Archive for August 7th, 2020

pwa tutorial

Friday, August 7th, 2020

There’s been much welcome discussion about Progressive Web Apps lately. They’re still a relatively new model, but their principles can equally enhance apps built with vanilla JS, React, Polymer, Angular or any other framework. In this post, I’ll summarise some options and reference apps for getting started with your own PWApp today. What is a Progressive Web App? A Progressive Web App uses modern web capabilities to deliver an app-like user experience. They evolve from pages in browser tabs to immersive, top-level apps, maintaining the web’s low friction at every moment.

It’s important to remember that Progressive Web Apps work everywhere but are supercharged in modern browsers. Progressive enhancement is a backbone of the model. Aaron Gustafson likened progressive enhancement to a peanut M&M. The peanut is your content, the chocolate coating is your presentation layer and your JavaScript is the hard candy shell. This layer can vary in color and the exerience can vary depending on the capabilities of the browser using it.

Think of the candy shell as where many Progressive Web App features can live. They are experiences that combine the best of the web and the best of apps. They are useful to users from the very first visit in a browser tab, no install required. As the user builds a relationship with these apps through repeat use, they make the candy shell even sweeter – loading very fast on slow network connections (thanks to Service Worker), sending relevant Push Notifications and having a first-class icon on the user’s homescreen that can load them as fullscreen app experiences.

They can also take advantage of smart web app install banners. Progressive Web Apps are: Progressive – Work for every user, regardless of browser choice because they’re built with progressive enhancement as a core tenet. Responsive – Fit any form factor, desktop, mobile, tablet, or whatever is next. Connectivity independent – Enhanced with service workers to work offline or on low quality networks. App-like – Use the app-shell model to provide app-style navigations and interactions.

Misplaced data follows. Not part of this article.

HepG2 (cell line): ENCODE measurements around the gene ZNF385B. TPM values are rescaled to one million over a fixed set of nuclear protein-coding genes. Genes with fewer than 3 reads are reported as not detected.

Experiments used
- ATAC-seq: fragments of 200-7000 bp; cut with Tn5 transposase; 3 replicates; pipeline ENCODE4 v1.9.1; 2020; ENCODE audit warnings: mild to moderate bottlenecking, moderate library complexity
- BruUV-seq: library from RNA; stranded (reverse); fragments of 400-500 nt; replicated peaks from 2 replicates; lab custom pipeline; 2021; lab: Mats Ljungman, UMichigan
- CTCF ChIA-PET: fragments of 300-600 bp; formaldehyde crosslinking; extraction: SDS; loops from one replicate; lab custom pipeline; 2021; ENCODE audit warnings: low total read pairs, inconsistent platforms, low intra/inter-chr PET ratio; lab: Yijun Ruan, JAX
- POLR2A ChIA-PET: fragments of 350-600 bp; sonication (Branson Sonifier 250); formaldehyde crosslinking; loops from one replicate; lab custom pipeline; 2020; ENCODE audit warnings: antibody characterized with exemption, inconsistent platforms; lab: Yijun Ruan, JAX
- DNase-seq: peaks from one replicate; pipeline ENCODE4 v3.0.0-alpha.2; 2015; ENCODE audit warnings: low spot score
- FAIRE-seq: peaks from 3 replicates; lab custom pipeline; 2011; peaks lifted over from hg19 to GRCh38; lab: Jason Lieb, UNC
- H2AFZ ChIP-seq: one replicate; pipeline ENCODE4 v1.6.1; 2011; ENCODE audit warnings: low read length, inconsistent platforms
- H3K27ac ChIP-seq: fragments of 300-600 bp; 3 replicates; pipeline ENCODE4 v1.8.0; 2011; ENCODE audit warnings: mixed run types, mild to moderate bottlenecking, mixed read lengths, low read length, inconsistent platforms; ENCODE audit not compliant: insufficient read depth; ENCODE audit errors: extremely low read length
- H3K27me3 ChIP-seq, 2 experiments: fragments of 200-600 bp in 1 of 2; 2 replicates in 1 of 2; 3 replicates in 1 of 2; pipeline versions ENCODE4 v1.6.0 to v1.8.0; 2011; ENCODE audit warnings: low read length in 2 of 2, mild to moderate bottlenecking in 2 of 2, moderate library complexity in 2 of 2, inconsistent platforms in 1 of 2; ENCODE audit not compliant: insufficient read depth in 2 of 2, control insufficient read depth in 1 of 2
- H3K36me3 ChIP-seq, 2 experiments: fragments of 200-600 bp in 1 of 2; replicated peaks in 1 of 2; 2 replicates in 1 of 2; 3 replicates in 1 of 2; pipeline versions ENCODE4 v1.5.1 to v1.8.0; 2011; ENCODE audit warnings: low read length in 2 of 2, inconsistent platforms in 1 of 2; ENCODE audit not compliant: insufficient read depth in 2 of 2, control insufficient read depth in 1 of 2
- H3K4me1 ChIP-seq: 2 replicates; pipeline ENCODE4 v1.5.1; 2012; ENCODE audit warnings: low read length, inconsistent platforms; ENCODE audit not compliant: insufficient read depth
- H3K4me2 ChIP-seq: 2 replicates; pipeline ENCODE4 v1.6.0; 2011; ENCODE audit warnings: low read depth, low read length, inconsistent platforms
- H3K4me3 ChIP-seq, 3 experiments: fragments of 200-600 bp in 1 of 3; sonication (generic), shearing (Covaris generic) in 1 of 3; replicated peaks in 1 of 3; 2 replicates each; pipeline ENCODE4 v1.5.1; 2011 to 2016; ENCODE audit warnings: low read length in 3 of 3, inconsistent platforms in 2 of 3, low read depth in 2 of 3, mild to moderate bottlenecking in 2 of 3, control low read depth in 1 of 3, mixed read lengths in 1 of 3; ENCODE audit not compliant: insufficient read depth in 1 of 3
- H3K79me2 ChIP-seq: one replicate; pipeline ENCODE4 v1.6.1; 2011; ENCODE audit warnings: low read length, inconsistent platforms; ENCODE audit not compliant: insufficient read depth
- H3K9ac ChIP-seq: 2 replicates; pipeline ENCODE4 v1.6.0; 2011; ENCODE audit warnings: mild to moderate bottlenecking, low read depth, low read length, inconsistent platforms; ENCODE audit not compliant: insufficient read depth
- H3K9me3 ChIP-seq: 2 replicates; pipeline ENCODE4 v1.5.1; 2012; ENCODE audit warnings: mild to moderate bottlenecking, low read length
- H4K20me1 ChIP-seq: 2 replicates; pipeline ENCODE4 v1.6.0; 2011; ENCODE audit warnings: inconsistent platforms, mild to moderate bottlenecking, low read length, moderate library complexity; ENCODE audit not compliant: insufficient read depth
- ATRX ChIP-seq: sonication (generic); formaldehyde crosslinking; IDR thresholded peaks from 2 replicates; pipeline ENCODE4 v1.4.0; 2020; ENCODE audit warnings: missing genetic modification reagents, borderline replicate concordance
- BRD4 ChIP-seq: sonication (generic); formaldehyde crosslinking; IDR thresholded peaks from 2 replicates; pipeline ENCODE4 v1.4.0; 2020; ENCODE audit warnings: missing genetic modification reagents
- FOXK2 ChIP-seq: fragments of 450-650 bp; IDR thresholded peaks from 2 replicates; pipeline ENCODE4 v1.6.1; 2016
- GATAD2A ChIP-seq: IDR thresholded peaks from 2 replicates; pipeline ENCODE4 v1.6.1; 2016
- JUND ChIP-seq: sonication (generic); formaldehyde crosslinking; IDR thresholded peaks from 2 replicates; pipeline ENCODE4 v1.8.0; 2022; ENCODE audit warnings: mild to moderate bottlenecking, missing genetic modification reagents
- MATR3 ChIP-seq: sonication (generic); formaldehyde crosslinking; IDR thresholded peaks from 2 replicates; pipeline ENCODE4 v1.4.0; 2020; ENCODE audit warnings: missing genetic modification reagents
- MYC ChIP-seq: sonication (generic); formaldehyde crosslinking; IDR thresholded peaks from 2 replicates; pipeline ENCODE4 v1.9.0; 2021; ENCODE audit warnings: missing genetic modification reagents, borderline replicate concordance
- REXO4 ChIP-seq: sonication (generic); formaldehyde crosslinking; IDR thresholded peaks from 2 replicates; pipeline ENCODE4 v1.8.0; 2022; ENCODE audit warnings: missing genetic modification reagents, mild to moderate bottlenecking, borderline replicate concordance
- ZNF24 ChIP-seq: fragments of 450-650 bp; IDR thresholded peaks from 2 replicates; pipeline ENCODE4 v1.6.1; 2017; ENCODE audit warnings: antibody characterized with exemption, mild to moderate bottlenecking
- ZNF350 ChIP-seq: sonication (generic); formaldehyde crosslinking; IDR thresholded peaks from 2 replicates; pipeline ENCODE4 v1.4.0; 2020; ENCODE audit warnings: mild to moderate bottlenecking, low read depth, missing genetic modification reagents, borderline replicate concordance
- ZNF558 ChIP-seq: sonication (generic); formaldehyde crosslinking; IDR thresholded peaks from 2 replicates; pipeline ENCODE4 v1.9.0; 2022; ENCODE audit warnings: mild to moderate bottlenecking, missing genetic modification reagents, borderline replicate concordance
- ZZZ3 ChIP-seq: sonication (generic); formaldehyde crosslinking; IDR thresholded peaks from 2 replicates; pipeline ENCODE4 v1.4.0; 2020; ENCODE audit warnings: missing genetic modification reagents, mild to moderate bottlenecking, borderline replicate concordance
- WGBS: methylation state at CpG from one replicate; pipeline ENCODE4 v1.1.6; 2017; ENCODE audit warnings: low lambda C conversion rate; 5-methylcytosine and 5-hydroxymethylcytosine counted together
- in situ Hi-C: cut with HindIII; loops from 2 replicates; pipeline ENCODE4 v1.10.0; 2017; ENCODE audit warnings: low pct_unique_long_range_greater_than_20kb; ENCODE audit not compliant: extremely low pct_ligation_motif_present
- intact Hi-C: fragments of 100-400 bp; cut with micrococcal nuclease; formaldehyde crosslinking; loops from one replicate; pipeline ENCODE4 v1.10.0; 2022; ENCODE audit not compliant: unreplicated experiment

Fresh – Always up-to-date thanks to the service worker update process. Safe – Served via TLS to prevent snooping and ensure content hasn’t been tampered with. Discoverable – Are identifiable as “applications” thanks to W3C manifests and service worker registration scope allowing search engines to find them. Re-engageable – Make re-engagement easy through features like push notifications. Installable – Allow users to “keep” apps they find most useful on their home screen without the hassle of an app store.

Linkable – Easily share via URL and not require complex installation. Progressive Web Apps also aren’t unique to Chrome for Android. Below we can see the Pokedex Progressive Web App working in Firefox for Android (Beta) with early Add to Homescreen and Service Worker caching features running just fine. One of the nice aspects of the “progressive” nature to this model is that features can be gradually unlocked as browser vendors ship better support for them.

Progressive Web Apps such as Pokedex also of course work great in Opera on Android too with a few notable differences in implementation: For diving deeper into Progressive Web Apps, read Alex Russell’s original blog post introducing them.